With the recent proliferation of video streaming services in India, it’s sometimes hard to remember that the space is still very nascent. Not too long ago, consumers didn’t have a lot to choose from, and the few options that did exist were either too expensive, or had really small catalogues. So when Hooq launched in India nearly three years ago promising to bring the best of Hollywood to your home at just Rs. 199 per month, it was offering something new and different. A lot has changed since then, with the likes of Hotstar and Amazon Prime Video having established themselves in the same space, while Netflix has slotted into the premium end of the market.
Hotstar benefits from exclusive Disney and HBO content, while Amazon Prime and Netflix both have their own range of must-watch originals. To find its place in the market, Hooq has worked on its pricing, with a Rs 89 three-month subscription plan effectively making it the most affordable subscription option with a large Hollywood catalogue. Hooq has also bolstered its library with popular shows like The Big Bang Theory that aren’t available on the other platforms. But more than this, Hooq is betting on dubbed content, says Salil Kapoor, who heads the company’s India operations.
“The overall OTT space in India, about a year, year and a half ago, got pretty crowded, with 25-plus players,” says Kapoor. “When we had announced our plans to come in, after that we had Hotstar acquiring cricket rights, two global biggies coming in, and the local telcos also getting into the space.” That’s right, apart from the aforementioned trio, and a host of local players ranging from Eros Now to Hungama and Spuul on the one hand, telcos with their own offerings like Airtel Movies and Jio Cinema on the other.
To do well in such a market, getting the right content is critical, and according to Kapoor, in India, the right content strategy needs to stand on four basic pillars. “You need Hollywood, Bollywood, local regional, and sports,” says Kapoor. “Someone who has to play here has to have very good content in all four, and that was looking to become very expensive.”
“And most of the Indian market is still on the AVOD [ad-supported video on demand] side of things,” he adds. “So we needed to look at which vertical to focus on. We identified Hollywood, because we have strength in Hollywood, and it would narrow the competitive landscape.”
The problem with focussing on Hollywood is that you’re competing with the biggest global players, and you’re all fighting over the relatively small audience in India that seeks entertainment in English. Hooq sidestepped this problem with a focus on dubbed content.
“We decided that while we focus on Hollywood, we need to build up local scale, and that’s why we started to focus on the dubbed part, while being able to focus on Hollywood,” says Kapoor, adding, “Hollywood content in local languages gives you an edge over others.”
Although this means that the shows and movies that are a part of your Hooq subscription are also available in Hindi (and other Indian languages), the big seller, according to Kapoor is pay-per-view. “We have this feature called Transactional VoD, where you can watch any latest movie for Rs. 59, even if you’re not a subscriber,” explains Kapoor, “and that includes movies like Wonder Woman, Dunkirk, and so on.” The app also allows you to download movies and watch them later if you want.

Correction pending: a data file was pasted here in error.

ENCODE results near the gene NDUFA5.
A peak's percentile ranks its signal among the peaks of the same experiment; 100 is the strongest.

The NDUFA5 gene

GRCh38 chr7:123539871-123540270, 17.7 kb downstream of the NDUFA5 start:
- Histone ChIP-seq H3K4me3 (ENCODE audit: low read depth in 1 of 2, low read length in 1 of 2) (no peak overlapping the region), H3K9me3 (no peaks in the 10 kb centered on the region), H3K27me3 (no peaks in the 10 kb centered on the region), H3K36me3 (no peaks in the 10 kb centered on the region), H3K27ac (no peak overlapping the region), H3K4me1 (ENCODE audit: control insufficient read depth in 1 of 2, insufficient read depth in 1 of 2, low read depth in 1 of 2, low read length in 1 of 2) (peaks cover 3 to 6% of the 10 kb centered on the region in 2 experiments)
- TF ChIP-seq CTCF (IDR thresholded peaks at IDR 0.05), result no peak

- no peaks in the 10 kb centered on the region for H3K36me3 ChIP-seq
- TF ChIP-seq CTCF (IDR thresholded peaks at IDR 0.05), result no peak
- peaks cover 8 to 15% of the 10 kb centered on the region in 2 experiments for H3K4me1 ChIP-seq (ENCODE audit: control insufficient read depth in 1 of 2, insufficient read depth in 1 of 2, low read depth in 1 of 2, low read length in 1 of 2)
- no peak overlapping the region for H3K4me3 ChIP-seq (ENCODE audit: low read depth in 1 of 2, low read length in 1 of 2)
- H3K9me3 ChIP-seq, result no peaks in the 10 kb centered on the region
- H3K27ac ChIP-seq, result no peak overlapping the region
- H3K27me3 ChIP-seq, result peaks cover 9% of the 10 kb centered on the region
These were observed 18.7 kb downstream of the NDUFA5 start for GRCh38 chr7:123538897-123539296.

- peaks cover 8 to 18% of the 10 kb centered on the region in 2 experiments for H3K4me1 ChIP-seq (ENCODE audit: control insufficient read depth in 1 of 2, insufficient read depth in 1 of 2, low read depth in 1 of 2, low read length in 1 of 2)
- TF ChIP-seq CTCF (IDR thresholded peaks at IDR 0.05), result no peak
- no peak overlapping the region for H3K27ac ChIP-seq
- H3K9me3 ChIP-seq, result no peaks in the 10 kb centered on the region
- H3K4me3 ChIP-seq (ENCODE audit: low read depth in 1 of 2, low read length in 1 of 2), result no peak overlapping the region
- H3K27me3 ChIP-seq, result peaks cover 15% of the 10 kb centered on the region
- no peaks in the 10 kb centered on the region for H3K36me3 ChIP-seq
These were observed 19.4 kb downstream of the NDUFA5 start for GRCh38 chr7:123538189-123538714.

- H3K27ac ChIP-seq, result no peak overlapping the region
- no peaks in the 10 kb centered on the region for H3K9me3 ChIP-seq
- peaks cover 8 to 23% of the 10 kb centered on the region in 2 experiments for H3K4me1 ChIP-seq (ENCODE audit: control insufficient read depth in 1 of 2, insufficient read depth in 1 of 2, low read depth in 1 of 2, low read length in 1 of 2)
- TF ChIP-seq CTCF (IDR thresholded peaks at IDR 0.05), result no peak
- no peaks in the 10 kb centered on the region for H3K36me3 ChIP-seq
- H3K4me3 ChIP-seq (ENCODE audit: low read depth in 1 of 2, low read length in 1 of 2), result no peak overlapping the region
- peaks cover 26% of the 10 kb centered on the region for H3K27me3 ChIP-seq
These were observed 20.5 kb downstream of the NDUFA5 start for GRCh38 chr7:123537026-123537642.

This means that if you’re someone in a small town where Dunkirk may not have been released at all, you can now watch the film in a language of your choice for a fairly reasonable price. However, since Hooq itself doesn’t do the dubbing in most cases, you are restricted to movies that saw a theatrical release in India in that language. This means your choice for most popular Hollywood movies you can choose between the likes of Hindi, Tamil, and Telugu.
According to Kapoor, Hooq sees most demand for Hindi, followed by Tamil and Telugu. “We also do subtitling on our own, but our experience tells us that dubs are more popular in India as compared to subs, which are more popular in other South East Asian countries,” he says. “Some of those countries prefer subtitles in English, some in their local language, but in India, dubbing is most relevant.”
In case a film wasn’t released with Hindi audio, Hooq is willing to do the dubbing itself, but it has to be done with approval from the studio, he adds, because it’s an IP issue. “The content is the only product that they have and they want to be very, very sure that the quality is maintained for the brand,” says Kapoor.
However, on the different streaming services, much of the content already comes with a language switch so you can listen to it with the subs and dubs of your choice – or so we thought. Actually looking through the catalogues of the providers reveals that it’s mixed bag. For example, Batman v Superman on Prime Video has no Hindi dub, although Fantastic Beasts and Where to Find Them does. The Prime Video exclusives don’t even have subtitles in Hindi. On the other hand, while Netflix’s Originals are largely available with Hindi audio, third-party content is almost entirely missing Hindi dubs.
So it’s clear that there is a niche left and it’s a space Hooq wants to claim. For now though, pay-per-view remains much more active on the English side of things, Kapoor says. “There is a huge English speaking audience around the country but not enough screens, so the pay-per-view is quite popular,” says Kapoor. “Dubbed is growing now, and be believe it will become even bigger. And unlike other options like Google Play, we also support all payment options, like Paytm, so it’s very easy for anyone to use.”